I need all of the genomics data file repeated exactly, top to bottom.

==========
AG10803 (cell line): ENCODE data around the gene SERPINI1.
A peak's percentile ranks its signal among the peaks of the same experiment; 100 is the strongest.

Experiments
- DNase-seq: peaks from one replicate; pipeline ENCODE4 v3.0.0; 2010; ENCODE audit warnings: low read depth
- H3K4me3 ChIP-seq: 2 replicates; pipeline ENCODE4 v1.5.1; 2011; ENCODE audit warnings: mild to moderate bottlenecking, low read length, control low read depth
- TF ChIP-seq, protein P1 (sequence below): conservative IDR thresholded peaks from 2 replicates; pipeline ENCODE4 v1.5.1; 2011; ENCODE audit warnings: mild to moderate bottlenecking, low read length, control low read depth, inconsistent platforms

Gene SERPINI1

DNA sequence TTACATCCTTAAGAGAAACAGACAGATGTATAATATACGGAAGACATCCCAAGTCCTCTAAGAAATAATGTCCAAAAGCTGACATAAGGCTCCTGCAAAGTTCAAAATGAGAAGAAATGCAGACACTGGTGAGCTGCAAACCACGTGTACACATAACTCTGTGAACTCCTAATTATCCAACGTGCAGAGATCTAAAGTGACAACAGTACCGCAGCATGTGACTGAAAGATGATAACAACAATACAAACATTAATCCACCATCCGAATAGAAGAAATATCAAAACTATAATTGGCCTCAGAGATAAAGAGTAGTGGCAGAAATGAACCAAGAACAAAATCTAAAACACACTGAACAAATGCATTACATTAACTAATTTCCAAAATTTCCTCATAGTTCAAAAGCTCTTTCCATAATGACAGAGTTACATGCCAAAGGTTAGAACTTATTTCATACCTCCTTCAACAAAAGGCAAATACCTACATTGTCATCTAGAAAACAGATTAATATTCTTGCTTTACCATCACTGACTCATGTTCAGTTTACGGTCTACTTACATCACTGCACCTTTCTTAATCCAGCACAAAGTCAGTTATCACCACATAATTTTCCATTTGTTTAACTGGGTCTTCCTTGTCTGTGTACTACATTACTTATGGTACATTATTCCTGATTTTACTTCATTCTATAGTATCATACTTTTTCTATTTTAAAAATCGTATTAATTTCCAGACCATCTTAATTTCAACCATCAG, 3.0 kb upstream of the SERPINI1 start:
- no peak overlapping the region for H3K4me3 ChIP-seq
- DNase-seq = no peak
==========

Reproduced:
AG10803 (cell line): ENCODE data around the gene SERPINI1.
A peak's percentile ranks its signal among the peaks of the same experiment; 100 is the strongest.

Experiments
- DNase-seq: peaks from one replicate; pipeline ENCODE4 v3.0.0; 2010; ENCODE audit warnings: low read depth
- H3K4me3 ChIP-seq: 2 replicates; pipeline ENCODE4 v1.5.1; 2011; ENCODE audit warnings: mild to moderate bottlenecking, low read length, control low read depth
- TF ChIP-seq, protein P1 (sequence below): conservative IDR thresholded peaks from 2 replicates; pipeline ENCODE4 v1.5.1; 2011; ENCODE audit warnings: mild to moderate bottlenecking, low read length, control low read depth, inconsistent platforms

Gene SERPINI1

DNA sequence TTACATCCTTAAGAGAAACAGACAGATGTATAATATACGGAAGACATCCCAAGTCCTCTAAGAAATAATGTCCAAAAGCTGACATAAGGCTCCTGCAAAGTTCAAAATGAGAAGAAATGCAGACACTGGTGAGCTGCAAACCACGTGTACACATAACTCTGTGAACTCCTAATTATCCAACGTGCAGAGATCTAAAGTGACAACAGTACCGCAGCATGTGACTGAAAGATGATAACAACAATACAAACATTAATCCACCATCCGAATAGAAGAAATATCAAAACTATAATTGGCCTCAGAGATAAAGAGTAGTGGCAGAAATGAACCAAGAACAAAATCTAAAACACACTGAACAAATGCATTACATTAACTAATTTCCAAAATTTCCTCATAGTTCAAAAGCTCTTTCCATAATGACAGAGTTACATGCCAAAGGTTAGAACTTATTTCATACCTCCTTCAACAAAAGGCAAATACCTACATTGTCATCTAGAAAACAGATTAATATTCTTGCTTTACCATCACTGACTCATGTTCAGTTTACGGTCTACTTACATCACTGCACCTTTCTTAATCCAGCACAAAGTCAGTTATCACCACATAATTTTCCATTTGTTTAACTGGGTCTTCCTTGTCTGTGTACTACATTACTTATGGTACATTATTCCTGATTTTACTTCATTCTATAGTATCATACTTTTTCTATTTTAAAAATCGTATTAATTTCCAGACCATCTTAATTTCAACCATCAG, 3.0 kb upstream of the SERPINI1 start:
- no peak overlapping the region for H3K4me3 ChIP-seq
- DNase-seq = no peak